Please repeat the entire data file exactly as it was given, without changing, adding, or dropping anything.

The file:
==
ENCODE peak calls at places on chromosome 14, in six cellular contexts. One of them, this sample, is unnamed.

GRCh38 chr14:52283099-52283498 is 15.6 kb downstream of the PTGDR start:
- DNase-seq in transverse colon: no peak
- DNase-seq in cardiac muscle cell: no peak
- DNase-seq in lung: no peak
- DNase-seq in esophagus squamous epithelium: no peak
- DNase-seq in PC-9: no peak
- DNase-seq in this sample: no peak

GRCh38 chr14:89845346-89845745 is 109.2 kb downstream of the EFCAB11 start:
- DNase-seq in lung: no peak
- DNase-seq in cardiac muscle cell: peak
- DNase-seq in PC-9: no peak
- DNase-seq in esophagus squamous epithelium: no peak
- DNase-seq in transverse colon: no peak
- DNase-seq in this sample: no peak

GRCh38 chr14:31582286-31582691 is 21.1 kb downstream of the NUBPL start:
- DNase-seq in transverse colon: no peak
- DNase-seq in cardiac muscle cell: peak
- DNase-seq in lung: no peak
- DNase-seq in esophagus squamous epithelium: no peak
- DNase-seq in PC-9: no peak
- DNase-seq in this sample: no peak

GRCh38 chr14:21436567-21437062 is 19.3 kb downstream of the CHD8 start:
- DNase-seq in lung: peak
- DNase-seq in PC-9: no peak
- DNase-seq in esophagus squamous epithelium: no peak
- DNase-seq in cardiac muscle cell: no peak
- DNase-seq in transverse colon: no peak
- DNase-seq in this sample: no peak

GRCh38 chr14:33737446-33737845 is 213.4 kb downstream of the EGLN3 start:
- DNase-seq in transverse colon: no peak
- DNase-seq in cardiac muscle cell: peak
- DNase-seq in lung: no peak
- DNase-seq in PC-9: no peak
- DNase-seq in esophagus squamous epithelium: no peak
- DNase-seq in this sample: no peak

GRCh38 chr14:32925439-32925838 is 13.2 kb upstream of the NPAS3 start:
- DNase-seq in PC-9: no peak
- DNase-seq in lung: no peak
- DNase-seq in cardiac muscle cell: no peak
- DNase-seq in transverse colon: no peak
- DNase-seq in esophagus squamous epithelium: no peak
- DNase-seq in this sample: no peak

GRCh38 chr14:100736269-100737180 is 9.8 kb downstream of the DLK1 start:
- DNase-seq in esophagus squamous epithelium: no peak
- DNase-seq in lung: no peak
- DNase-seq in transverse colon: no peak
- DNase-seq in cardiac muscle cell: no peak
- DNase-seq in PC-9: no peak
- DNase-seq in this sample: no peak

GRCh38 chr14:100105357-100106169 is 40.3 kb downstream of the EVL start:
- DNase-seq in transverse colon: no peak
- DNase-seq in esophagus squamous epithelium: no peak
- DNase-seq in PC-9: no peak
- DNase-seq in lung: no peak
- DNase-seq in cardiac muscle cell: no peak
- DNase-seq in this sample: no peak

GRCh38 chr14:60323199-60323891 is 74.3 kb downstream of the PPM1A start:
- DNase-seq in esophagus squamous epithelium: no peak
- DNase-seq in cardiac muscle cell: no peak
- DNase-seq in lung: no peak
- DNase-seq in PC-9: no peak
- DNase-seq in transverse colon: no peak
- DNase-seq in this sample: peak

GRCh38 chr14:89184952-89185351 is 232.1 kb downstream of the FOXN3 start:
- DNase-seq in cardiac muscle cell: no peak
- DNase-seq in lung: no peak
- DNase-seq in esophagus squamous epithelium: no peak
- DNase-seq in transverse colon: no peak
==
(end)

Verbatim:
ENCODE peak calls at places on chromosome 14, in six cellular contexts. One of them, this sample, is unnamed.

GRCh38 chr14:52283099-52283498 is 15.6 kb downstream of the PTGDR start:
- DNase-seq in transverse colon: no peak
- DNase-seq in cardiac muscle cell: no peak
- DNase-seq in lung: no peak
- DNase-seq in esophagus squamous epithelium: no peak
- DNase-seq in PC-9: no peak
- DNase-seq in this sample: no peak

GRCh38 chr14:89845346-89845745 is 109.2 kb downstream of the EFCAB11 start:
- DNase-seq in lung: no peak
- DNase-seq in cardiac muscle cell: peak
- DNase-seq in PC-9: no peak
- DNase-seq in esophagus squamous epithelium: no peak
- DNase-seq in transverse colon: no peak
- DNase-seq in this sample: no peak

GRCh38 chr14:31582286-31582691 is 21.1 kb downstream of the NUBPL start:
- DNase-seq in transverse colon: no peak
- DNase-seq in cardiac muscle cell: peak
- DNase-seq in lung: no peak
- DNase-seq in esophagus squamous epithelium: no peak
- DNase-seq in PC-9: no peak
- DNase-seq in this sample: no peak

GRCh38 chr14:21436567-21437062 is 19.3 kb downstream of the CHD8 start:
- DNase-seq in lung: peak
- DNase-seq in PC-9: no peak
- DNase-seq in esophagus squamous epithelium: no peak
- DNase-seq in cardiac muscle cell: no peak
- DNase-seq in transverse colon: no peak
- DNase-seq in this sample: no peak

GRCh38 chr14:33737446-33737845 is 213.4 kb downstream of the EGLN3 start:
- DNase-seq in transverse colon: no peak
- DNase-seq in cardiac muscle cell: peak
- DNase-seq in lung: no peak
- DNase-seq in PC-9: no peak
- DNase-seq in esophagus squamous epithelium: no peak
- DNase-seq in this sample: no peak

GRCh38 chr14:32925439-32925838 is 13.2 kb upstream of the NPAS3 start:
- DNase-seq in PC-9: no peak
- DNase-seq in lung: no peak
- DNase-seq in cardiac muscle cell: no peak
- DNase-seq in transverse colon: no peak
- DNase-seq in esophagus squamous epithelium: no peak
- DNase-seq in this sample: no peak

GRCh38 chr14:100736269-100737180 is 9.8 kb downstream of the DLK1 start:
- DNase-seq in esophagus squamous epithelium: no peak
- DNase-seq in lung: no peak
- DNase-seq in transverse colon: no peak
- DNase-seq in cardiac muscle cell: no peak
- DNase-seq in PC-9: no peak
- DNase-seq in this sample: no peak

GRCh38 chr14:100105357-100106169 is 40.3 kb downstream of the EVL start:
- DNase-seq in transverse colon: no peak
- DNase-seq in esophagus squamous epithelium: no peak
- DNase-seq in PC-9: no peak
- DNase-seq in lung: no peak
- DNase-seq in cardiac muscle cell: no peak
- DNase-seq in this sample: no peak

GRCh38 chr14:60323199-60323891 is 74.3 kb downstream of the PPM1A start:
- DNase-seq in esophagus squamous epithelium: no peak
- DNase-seq in cardiac muscle cell: no peak
- DNase-seq in lung: no peak
- DNase-seq in PC-9: no peak
- DNase-seq in transverse colon: no peak
- DNase-seq in this sample: peak

GRCh38 chr14:89184952-89185351 is 232.1 kb downstream of the FOXN3 start:
- DNase-seq in cardiac muscle cell: no peak
- DNase-seq in lung: no peak
- DNase-seq in esophagus squamous epithelium: no peak
- DNase-seq in transverse colon: no peak